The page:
Jan 23rd, 2020

The Great Backyard Bird Count at Lewis Ginter

Did you know that more than 1 in 4 birds have disappeared in the last 50 years? According to research from Science, wild birds in the United States and Canada have decreased by nearly 30 percent since 1970.  The report describes “wide-spread population declines of birds over the past half-century, resulting in the cumulative loss of billions of breeding individuals across a wide range of species and habitats.”  Finding which birds are missing and where they are located is key. That’s where you come in!

Bird Count

Northern Cardinal in red and brown feathers and snow.

The Northern Cardinal is one of the birds you might see during this Citizen Science event. Image by Jerry Uhlman

Citizen Science events like the Great Backyard Bird Count are important sources of information as we look at global warming, development, deforestation and their effect on nature. The next Great Backyard Bird Count is February 14-17, 2020 and takes place all across America in thousands of communities. Bird watchers of all ages count birds to create a real-time snapshot of where birds are.  Here at Lewis Ginter Botanical Garden, we’ll be counting birds on February 15, 2020, from 9 a.m. to noon. You can help too!  And children are welcome to help with a parent.

The Great Backyard Bird Count is sponsored by the Cornell University Lab of Ornithology and the National Audubon Society and has been held each winter throughout North America since 1998. Both individuals and groups record information about bird species and numbers of birds that they identify in their backyards, neighborhood parks or other natural areas. Even if you can only look for birds for 15 minutes you can help!  After we collect this information we report ut to the Cornell Lab where scientists use data from their many citizen science projects worldwide to develop conservation plans to help birdlife flourish.  But even if you can’t attend our event you can still participate from home by searching in your own back yard. You can submit your bird counts and even photos if you like on the Great Backyard Bird Count website.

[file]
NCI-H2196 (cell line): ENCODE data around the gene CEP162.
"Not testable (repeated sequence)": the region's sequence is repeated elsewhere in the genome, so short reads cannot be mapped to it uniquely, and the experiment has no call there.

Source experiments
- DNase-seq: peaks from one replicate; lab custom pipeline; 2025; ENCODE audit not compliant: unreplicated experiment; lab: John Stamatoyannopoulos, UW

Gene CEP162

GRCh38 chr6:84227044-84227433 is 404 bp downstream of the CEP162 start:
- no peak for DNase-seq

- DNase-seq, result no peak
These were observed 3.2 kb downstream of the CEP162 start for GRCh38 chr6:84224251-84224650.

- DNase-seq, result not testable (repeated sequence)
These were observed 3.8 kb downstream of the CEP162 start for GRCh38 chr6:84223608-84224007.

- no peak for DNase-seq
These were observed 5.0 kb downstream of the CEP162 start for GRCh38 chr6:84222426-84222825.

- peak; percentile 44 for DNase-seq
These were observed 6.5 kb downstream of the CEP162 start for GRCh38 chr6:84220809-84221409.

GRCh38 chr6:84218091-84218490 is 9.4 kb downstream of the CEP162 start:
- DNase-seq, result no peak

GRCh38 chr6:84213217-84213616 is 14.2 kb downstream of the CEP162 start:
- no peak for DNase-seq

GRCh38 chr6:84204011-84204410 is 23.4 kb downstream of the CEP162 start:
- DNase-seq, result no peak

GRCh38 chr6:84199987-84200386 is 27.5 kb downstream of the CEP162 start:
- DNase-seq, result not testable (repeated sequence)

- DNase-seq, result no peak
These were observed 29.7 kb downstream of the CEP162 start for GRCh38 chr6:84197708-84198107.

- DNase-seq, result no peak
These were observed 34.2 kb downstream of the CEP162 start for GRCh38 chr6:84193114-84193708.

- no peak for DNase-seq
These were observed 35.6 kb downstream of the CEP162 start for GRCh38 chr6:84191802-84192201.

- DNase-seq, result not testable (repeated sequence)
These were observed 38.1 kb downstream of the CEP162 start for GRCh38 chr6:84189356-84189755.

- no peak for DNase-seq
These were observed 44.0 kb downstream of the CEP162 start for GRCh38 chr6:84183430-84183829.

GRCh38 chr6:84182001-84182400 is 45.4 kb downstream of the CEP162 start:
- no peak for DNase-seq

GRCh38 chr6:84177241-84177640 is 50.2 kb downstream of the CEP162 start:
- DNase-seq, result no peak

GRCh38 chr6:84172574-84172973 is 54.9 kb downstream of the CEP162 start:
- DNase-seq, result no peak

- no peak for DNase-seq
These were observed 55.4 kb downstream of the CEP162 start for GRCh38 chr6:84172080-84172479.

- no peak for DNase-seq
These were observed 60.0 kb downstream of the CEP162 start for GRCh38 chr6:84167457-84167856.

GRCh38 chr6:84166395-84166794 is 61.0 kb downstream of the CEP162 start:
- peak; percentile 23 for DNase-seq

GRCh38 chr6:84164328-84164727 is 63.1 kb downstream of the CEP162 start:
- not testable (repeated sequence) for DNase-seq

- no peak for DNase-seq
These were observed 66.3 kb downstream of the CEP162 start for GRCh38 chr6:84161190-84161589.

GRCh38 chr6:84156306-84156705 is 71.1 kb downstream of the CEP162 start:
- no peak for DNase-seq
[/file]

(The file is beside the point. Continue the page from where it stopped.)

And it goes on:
The Cornell Lab is a leader in sponsoring ornithological research and spearheading citizen science, and Lewis Ginter is excited to participate in this distinguished university’s project to support our birdlife.  They even have a wildlife media archive with 16,205,845 photos, sounds, and videos from around the world!  If you love birds, you’ll want to check it out.

a song sparrow singing on a redbud tree

A song sparrow doing its thing! Image by Jerry Uhlman.

Activities for this family-oriented event will include bird count tours through Garden Guides from Lewis Ginter Botanical Garden, Virginia Master Naturalists,  the Virginia Bluebird Society and the Richmond Audubon Society. Please pre-register for these free tours as space is limited.  You’re welcome to participate in just the guided bird walk or enjoy finding birds in the garden on your own, or both. Morning activities will be located in the Robins Room, where you’ll find a tally of species identified during the morning displayed and updated following each completed bird walk.

The Great Backyard Bird Count will give you an excellent opportunity to learn more about birdwatching and bird identification technics, with skilled birders on hand to answer questions and give you pointers. Newcomers to birdwatching and birdwatchers of all ages (with a parent) are welcome to join in the bird count. Dress warmly, bring your binoculars and join a team of citizen scientists to track birds’ status in the ecosystem. The Great Backyard Bird Count activities are included with regular Garden admission.

If you aren’t free to help during the Great Backyard Bird Count but still want to help out, remember citizens can count birds anytime and anywhere and submit their findings on ebird.

Carolina wren on a branch

The Carolina wren is just one of the birds you might see during the Great Backyard Bird Count. Image by Jerry Uhlman.

 

About Jerry Uhlman

Jerry Uhlman, is a Garden volunteer and an avid birder who wrote the Flyways & Byways column for the Richmond Times-Dispatch for 20 years. He also penned the Birder’s Guide to Metropolitan Richmond guidebook (available in Lewis Ginter Garden Shop) and articles for national wildlife magazines. Watch for him in Boomer magazine, too!

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